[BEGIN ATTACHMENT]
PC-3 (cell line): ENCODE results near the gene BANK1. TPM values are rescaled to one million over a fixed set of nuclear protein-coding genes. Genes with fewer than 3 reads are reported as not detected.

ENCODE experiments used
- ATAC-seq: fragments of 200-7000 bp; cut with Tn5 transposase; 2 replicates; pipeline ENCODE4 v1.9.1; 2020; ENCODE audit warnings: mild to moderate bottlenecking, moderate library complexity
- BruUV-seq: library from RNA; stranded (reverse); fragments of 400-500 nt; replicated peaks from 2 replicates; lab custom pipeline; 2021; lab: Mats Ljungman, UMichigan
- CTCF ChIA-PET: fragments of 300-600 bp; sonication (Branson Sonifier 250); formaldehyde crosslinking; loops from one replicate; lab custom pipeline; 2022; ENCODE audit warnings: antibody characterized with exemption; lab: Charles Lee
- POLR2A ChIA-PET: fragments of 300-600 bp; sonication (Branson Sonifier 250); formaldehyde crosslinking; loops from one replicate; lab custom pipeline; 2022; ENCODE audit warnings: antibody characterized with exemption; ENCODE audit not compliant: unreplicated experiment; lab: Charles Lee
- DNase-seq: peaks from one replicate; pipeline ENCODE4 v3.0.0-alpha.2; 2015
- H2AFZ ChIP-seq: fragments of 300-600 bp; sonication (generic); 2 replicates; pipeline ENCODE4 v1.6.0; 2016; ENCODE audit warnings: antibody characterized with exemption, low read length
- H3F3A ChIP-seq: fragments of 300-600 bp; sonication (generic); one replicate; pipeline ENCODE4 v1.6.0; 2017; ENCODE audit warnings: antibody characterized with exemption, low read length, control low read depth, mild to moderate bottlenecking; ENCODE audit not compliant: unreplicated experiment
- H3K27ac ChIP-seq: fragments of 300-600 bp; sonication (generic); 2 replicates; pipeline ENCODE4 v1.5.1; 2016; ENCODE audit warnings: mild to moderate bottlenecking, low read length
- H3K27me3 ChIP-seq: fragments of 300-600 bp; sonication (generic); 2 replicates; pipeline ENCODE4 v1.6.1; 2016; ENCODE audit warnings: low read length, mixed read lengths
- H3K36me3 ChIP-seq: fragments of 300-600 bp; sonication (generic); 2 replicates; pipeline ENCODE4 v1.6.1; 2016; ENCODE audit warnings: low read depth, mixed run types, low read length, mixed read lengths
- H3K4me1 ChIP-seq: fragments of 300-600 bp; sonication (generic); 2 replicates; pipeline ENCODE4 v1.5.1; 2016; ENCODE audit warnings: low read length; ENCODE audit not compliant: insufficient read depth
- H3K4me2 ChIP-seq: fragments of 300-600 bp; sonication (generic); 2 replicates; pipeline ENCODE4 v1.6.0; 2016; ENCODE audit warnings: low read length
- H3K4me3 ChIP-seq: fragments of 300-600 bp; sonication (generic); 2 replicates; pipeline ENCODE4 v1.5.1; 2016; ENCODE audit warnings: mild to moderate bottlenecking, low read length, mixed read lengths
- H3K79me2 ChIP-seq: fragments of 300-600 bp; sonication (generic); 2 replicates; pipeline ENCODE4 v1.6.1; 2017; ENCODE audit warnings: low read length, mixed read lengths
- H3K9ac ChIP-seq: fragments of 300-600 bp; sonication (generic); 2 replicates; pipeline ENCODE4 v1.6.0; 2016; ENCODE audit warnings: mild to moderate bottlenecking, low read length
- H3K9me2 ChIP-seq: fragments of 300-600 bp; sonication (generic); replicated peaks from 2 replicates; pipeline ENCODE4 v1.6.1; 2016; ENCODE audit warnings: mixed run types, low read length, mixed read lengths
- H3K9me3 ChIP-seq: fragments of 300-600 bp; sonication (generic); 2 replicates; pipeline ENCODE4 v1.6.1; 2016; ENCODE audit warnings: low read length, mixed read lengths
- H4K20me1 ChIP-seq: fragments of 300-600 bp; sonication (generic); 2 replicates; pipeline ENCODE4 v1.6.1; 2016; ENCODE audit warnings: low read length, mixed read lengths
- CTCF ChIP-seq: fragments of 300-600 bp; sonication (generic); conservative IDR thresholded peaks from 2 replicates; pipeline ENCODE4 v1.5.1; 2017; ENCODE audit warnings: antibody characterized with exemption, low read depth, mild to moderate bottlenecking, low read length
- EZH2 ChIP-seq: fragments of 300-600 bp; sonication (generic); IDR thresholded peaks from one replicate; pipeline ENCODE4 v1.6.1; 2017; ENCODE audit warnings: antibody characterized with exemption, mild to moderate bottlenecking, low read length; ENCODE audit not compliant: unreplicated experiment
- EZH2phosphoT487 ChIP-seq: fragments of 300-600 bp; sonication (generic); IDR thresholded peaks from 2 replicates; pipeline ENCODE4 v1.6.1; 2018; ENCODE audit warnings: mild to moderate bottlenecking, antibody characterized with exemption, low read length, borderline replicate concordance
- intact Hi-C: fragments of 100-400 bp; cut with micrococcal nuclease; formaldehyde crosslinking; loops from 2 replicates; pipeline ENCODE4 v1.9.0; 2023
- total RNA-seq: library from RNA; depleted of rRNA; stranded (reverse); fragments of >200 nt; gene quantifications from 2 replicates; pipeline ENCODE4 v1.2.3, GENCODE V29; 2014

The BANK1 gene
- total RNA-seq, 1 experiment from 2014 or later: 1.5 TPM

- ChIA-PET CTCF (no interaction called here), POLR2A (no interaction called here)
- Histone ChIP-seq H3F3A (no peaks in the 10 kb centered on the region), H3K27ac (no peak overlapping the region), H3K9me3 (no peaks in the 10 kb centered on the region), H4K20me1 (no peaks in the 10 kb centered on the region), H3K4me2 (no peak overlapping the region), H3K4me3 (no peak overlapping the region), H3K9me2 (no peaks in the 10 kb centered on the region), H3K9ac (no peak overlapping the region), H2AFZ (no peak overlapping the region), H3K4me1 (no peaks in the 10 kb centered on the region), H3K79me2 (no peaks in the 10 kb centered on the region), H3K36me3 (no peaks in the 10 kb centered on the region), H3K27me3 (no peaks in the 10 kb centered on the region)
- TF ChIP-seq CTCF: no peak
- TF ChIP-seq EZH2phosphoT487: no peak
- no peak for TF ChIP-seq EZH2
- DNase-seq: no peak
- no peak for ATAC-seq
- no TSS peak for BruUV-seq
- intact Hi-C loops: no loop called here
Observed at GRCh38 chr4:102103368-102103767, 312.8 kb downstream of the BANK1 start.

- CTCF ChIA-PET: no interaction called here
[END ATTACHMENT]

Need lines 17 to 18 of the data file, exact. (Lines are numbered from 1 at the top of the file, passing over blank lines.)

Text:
- H3K9ac ChIP-seq: fragments of 300-600 bp; sonication (generic); 2 replicates; pipeline ENCODE4 v1.6.0; 2016; ENCODE audit warnings: mild to moderate bottlenecking, low read length
- H3K9me2 ChIP-seq: fragments of 300-600 bp; sonication (generic); replicated peaks from 2 replicates; pipeline ENCODE4 v1.6.1; 2016; ENCODE audit warnings: mixed run types, low read length, mixed read lengths